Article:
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Engineers Face Mammoth Challenge


This is ALL THINGS CONSIDERED from NPR News. I'm Robert Siegel.

The effort to get the water out of New Orleans is being hampered by security concerns and by problems with communications. Workers also face serious technical challenges. The breaches in flood walls that need to be repaired are, like much else, surrounded by water. NPR's David Kestenbaum reports.


Colonel Richard Wagenaar is at one of the dry spots in New Orleans, the US Army Corps of Engineers' emergency operations center, what he calls ground zero. Wagenaar is leading operations in the field. He has 30 people sleeping on cots. During the day they go out to survey the damage of the city's water defenses. But cell phones don't work; neither do their satellite phones.

Colonel RICHARD WAGENAAR (US Army Corps of Engineers): The biggest thing is just trying to coordinate something. You know, when I call the state and say, `I need a helicopter,' and they say, `OK, where do you want it?' and I say, `Here,' and then we try to go there and it's under water so you have to go somewhere else. And then you can't call them to change the location. And, you know, you just can't--I have no communications with my employees that are working around New Orleans right now.

KESTENBAUM: When teams go out he makes them take 10 gallons of drinking water with them, and he doesn't let people go out alone. Our interview was interrupted by a warning that people were coming up a nearby bike path.

Col. WAGENAAR: Well, there are civilians now that have just walked up to my fence, and they're sitting outside my fence. But, I don't know, it's--I had people in a boat yesterday trying to deliver pumps to the Superdome, and people were shooting at them as they were going by in the boat. Now, you know, I'm pretty open-minded, but I can't at all understand how someone could be shooting at a boat trying to deliver emergency supplies.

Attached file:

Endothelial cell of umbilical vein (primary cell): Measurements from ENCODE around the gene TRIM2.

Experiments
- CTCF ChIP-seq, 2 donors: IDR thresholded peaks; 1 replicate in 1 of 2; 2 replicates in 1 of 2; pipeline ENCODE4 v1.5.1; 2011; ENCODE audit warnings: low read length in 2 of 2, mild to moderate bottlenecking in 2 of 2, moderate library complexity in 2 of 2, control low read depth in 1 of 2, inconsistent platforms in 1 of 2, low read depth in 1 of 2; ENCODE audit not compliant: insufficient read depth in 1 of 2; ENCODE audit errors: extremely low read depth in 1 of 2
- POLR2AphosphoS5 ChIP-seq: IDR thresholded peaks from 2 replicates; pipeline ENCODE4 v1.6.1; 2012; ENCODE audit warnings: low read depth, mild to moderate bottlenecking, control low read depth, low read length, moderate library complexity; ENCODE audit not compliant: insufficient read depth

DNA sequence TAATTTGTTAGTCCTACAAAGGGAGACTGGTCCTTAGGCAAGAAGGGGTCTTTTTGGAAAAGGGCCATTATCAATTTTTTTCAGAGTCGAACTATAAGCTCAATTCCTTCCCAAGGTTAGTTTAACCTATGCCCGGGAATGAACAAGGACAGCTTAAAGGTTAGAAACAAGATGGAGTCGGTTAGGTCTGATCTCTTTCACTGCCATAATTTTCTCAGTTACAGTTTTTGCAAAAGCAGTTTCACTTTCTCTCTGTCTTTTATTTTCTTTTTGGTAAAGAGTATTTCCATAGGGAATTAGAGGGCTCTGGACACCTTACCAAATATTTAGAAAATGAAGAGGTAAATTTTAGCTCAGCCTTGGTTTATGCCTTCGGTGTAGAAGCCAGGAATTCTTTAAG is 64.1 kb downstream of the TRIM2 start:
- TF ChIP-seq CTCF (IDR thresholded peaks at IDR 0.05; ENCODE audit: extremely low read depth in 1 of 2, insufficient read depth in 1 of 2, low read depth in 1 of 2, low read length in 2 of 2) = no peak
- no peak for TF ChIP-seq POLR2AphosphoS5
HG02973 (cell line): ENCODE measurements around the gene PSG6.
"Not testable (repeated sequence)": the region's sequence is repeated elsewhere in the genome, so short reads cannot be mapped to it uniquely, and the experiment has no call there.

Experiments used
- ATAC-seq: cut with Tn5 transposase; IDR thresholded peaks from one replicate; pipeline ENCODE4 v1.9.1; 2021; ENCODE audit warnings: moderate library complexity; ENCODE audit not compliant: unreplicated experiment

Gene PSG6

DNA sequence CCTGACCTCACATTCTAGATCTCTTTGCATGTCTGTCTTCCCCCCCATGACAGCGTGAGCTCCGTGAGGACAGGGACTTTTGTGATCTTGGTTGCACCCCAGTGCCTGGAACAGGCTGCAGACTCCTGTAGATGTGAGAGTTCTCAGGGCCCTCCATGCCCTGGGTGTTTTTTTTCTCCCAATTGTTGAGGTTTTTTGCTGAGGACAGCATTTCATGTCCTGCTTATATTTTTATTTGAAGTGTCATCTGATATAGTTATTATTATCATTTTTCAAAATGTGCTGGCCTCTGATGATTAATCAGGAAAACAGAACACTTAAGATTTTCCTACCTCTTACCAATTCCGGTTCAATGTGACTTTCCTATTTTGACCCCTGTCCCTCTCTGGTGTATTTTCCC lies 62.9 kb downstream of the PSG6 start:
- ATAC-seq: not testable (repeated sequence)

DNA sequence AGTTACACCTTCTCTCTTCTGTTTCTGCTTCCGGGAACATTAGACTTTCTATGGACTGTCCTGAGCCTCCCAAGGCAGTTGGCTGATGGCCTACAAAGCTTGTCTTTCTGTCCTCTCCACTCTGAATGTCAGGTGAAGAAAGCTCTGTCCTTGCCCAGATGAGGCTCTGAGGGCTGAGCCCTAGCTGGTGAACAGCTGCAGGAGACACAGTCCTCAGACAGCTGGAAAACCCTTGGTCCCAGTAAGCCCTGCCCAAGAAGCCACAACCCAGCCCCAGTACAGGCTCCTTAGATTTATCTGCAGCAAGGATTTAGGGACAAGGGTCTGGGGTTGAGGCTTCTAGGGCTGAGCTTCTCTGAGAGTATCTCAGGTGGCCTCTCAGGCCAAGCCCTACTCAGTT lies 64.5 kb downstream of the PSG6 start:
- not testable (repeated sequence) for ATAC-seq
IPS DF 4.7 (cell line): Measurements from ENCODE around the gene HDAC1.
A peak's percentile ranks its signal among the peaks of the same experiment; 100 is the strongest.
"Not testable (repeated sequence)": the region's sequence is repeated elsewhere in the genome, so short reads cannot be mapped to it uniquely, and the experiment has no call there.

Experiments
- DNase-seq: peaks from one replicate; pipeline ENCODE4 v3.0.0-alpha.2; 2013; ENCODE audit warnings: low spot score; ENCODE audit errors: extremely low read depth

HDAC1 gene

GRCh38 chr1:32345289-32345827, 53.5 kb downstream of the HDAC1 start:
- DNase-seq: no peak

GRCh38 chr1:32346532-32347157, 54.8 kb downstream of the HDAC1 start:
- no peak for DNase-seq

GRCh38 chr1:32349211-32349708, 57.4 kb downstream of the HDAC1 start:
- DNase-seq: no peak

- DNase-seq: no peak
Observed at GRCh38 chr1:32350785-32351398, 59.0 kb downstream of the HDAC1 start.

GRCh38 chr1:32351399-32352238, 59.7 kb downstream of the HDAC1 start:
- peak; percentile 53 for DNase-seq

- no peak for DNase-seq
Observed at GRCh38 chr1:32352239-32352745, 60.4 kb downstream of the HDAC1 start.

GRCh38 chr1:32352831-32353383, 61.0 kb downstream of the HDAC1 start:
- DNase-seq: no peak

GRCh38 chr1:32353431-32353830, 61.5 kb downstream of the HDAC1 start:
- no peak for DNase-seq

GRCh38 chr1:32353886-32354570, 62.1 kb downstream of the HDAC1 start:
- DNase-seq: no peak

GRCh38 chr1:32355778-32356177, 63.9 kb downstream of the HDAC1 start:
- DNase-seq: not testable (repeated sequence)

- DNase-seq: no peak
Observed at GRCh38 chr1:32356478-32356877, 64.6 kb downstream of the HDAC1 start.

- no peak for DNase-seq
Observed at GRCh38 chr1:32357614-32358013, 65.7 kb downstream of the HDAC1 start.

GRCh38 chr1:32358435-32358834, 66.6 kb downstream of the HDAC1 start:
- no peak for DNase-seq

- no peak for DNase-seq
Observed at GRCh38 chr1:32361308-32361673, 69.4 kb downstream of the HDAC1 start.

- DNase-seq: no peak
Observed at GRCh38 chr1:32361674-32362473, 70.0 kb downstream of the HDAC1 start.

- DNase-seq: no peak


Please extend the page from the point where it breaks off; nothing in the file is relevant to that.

KESTENBAUM: Wagenaar says he's not sending people out at night, and he's had to establish what he called rules of engagement.

Col. WAGENAAR: They're not allowed to stop for anyone, unless it's a law enforcement official that's signaling them to stop. They're not allowed to stop for flat tires. They must proceed on to the nearest police checkpoint.

KESTENBAUM: Most of the water in the city came from breaches along canals that run through town. Those breaches are surrounded by deep water. The plan yesterday was to try to drop sandbags in by helicopter to patch the 17th Street canal, but the helicopters had to be used for rescue operations. Al Naomi, a senior project manger with the Corps, says the plan is now to build crude gravel roads so workers can drive to the breached sections.

Mr. AL NAOMI (US Army Corps of Engineers Project Manager): They can drop the sandbags in with helicopter, but you can't be sure where the sandbags are going, and you can't be sure if there's voids where they're dropping. There may be holes, you know. All these things are some concern because we want to make sure this breach is sealed solid.

KESTENBAUM: The 17th Street canal is used to carry water out of the city into the lake. Before the pumps get turned on again, Naomi says engineers want to inspect the wall. They don't want them to break somewhere else. I asked Naomi what percent of the city he thought was dry. Like everything else, that's a hard question to answer.

Mr. NAOMI: Oh, I would say maybe 50 or 60, but that's just a wild-ass guess. I mean, I don't really know. I talked to one of our engineers who arrived at our headquarters down in New Orleans yesterday, and she drove across Lake Pontchartrain Causeway. She went and saw her house in Metairie and checked it out. Then she drove to the district headquarters. And I asked her, `Well, how did you do that?' She said, `Well, I just drove. Everything's--all the water's gone.'

KESTENBAUM: The situation is terrible, he says, but watching TV you get the sense that everything is every water, and that's not the case. David Kestenbaum, NPR News.

SIEGEL: And you can learn more about the city's levee problems and what it'll take to fix them and see a map of the breaches at our Web site, Transcript provided by NPR, Copyright NPR.

David Kestenbaum is a correspondent for NPR, covering science, energy issues and, most recently, the global economy for NPR's multimedia project Planet Money. David has been a science correspondent for NPR since 1999. He came to journalism the usual way — by getting a Ph.D. in physics first.